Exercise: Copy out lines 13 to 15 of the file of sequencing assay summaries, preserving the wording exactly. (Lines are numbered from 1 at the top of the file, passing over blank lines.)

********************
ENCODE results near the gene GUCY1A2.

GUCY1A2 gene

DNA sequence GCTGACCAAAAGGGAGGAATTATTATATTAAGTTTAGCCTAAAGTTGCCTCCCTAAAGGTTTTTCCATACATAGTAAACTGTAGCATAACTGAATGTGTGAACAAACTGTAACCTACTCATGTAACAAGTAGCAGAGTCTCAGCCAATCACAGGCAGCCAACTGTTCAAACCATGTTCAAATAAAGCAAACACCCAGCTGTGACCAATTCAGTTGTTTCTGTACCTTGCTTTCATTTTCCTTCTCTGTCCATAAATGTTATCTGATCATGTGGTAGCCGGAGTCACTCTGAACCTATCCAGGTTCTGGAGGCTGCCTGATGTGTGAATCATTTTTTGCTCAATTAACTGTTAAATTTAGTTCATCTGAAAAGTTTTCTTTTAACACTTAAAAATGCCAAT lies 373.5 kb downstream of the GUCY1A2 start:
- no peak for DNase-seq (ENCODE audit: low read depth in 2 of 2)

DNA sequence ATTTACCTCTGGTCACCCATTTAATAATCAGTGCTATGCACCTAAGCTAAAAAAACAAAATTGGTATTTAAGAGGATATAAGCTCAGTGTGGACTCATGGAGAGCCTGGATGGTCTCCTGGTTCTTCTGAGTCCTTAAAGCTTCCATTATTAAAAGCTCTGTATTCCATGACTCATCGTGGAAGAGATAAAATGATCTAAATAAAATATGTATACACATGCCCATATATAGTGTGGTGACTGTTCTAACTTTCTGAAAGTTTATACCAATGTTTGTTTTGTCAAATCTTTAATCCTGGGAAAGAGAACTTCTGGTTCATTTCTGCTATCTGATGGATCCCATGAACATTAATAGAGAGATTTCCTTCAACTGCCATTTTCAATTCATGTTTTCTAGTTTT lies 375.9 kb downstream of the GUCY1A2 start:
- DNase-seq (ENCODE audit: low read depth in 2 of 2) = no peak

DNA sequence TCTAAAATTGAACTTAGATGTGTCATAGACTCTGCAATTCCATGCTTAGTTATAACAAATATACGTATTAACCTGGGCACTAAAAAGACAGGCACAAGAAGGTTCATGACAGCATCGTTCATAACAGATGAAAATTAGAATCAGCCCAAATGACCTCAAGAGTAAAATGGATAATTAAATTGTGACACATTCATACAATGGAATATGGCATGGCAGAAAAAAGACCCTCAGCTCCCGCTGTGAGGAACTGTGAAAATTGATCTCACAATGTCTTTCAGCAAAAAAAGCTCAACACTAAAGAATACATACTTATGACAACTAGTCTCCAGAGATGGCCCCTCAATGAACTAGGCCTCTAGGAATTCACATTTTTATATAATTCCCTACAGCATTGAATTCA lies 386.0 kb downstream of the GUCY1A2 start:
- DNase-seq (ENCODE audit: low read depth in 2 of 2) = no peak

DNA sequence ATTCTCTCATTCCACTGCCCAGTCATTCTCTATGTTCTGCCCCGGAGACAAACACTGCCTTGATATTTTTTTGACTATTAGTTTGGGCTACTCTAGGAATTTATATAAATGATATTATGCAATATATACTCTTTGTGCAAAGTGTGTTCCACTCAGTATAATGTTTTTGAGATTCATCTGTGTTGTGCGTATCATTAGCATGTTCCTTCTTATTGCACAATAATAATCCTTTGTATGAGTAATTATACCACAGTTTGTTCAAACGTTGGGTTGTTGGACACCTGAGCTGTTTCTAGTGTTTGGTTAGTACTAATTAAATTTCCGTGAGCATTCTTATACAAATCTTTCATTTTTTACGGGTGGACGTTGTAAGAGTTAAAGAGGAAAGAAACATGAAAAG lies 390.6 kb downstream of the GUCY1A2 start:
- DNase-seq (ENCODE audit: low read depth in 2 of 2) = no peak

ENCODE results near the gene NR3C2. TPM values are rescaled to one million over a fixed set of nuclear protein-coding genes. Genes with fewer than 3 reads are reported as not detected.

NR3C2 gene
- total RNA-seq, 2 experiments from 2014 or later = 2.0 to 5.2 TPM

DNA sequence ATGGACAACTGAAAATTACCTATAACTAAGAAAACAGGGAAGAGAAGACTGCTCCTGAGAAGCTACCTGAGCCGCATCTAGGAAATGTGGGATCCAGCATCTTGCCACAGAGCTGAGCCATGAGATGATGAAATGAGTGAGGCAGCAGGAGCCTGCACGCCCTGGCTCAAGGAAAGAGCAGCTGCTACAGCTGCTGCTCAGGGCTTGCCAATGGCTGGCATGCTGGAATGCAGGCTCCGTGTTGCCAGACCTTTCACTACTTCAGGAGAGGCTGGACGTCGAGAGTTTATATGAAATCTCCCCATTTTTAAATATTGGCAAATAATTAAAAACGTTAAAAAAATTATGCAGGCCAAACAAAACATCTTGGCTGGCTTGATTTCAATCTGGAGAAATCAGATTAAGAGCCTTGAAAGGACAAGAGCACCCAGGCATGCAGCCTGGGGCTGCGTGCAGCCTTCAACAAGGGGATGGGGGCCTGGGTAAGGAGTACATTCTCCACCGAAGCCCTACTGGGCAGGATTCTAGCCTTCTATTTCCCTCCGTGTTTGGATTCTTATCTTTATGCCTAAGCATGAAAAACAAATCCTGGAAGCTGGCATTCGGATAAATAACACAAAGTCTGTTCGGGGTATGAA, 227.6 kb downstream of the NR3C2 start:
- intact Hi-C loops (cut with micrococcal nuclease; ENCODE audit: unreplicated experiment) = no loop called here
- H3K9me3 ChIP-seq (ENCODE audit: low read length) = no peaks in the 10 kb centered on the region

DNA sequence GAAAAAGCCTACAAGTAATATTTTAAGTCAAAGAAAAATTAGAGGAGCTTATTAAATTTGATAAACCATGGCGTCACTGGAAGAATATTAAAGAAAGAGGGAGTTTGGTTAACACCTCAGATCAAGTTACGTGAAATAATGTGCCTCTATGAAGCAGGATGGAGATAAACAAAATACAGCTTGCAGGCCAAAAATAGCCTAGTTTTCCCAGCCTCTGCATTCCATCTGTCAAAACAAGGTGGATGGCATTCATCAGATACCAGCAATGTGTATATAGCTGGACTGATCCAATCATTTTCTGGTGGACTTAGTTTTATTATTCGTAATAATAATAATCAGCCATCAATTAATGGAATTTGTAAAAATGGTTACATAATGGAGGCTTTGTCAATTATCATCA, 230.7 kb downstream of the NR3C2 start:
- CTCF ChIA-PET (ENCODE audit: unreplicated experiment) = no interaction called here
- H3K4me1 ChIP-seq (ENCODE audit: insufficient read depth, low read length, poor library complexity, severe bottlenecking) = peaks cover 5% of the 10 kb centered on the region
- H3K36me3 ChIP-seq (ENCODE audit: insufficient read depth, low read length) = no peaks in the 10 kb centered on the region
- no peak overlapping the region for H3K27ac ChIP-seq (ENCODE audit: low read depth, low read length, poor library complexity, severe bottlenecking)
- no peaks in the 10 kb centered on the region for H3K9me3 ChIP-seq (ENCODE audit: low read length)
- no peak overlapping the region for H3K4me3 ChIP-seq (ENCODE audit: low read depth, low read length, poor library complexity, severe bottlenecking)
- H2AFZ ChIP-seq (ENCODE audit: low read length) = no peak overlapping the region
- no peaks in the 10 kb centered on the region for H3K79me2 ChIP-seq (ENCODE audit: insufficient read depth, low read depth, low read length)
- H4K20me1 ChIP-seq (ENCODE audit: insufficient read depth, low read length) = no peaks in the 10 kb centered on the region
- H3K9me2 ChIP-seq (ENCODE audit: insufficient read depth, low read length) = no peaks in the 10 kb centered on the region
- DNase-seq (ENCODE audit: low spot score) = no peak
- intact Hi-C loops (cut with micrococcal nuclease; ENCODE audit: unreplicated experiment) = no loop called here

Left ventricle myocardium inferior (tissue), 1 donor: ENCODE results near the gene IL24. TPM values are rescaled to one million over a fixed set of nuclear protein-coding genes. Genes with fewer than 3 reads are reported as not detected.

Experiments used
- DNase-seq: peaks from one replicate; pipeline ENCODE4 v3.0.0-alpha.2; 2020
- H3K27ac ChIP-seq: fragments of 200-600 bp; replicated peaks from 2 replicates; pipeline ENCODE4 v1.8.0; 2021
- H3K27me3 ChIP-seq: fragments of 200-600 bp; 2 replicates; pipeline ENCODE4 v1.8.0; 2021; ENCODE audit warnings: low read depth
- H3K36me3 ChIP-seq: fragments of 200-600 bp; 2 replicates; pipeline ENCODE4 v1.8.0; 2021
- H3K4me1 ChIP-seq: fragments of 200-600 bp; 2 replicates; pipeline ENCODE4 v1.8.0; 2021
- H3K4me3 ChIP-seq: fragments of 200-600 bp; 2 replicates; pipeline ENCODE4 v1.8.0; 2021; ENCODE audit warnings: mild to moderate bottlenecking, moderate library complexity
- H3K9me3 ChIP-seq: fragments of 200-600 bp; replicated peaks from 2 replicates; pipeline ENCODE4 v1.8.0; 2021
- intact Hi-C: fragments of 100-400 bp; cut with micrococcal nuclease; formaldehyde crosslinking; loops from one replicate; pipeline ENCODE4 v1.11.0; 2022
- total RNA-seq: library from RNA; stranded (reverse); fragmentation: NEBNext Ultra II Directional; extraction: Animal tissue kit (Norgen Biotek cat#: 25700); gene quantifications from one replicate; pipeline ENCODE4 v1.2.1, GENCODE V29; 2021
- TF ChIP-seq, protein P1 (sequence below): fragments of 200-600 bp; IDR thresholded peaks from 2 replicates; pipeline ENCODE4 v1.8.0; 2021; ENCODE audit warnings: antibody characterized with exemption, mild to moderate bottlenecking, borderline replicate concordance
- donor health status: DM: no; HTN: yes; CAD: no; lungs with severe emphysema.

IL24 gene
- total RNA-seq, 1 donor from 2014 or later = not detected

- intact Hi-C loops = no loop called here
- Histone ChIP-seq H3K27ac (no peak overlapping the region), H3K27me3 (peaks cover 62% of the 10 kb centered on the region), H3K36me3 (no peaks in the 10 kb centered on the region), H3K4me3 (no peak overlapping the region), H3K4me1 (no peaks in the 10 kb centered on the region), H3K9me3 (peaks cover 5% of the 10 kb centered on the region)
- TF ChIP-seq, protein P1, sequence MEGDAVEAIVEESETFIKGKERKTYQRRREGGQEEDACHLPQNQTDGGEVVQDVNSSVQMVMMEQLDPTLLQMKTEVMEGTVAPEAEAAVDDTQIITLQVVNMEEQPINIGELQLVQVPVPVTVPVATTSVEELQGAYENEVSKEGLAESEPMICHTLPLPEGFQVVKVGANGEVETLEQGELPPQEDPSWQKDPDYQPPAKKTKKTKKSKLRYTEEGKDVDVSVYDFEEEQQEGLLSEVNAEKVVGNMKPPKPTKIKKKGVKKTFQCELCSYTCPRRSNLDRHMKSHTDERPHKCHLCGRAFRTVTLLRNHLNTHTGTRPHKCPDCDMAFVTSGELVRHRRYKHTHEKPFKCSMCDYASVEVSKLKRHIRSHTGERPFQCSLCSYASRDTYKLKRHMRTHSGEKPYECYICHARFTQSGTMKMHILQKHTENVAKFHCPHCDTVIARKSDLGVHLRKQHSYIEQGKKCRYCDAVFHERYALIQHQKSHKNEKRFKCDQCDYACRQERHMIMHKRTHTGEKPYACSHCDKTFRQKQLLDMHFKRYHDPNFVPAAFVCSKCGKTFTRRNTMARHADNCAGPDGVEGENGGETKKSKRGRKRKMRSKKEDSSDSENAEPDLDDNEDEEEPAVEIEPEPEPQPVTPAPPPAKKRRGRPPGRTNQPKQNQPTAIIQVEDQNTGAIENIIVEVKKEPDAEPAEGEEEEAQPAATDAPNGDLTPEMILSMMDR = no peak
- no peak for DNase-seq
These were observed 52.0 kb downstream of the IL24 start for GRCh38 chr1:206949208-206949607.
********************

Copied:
- total RNA-seq, 2 experiments from 2014 or later = 2.0 to 5.2 TPM

DNA sequence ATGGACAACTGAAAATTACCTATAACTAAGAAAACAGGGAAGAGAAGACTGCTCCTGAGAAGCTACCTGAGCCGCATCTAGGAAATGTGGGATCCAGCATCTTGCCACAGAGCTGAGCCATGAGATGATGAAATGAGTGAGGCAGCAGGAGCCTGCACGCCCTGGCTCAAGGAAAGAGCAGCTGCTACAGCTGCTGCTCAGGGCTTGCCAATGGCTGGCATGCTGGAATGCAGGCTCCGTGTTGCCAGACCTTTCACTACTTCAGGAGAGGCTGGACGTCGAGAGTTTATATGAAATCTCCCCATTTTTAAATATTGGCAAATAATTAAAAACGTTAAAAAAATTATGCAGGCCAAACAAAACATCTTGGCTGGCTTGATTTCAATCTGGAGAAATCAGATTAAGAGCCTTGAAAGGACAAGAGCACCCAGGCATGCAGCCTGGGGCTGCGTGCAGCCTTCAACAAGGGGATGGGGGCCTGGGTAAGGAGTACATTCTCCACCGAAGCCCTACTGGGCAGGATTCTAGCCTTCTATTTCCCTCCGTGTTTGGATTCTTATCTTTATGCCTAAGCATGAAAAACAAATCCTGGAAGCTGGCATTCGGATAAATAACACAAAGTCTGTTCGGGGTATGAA, 227.6 kb downstream of the NR3C2 start:
- intact Hi-C loops (cut with micrococcal nuclease; ENCODE audit: unreplicated experiment) = no loop called here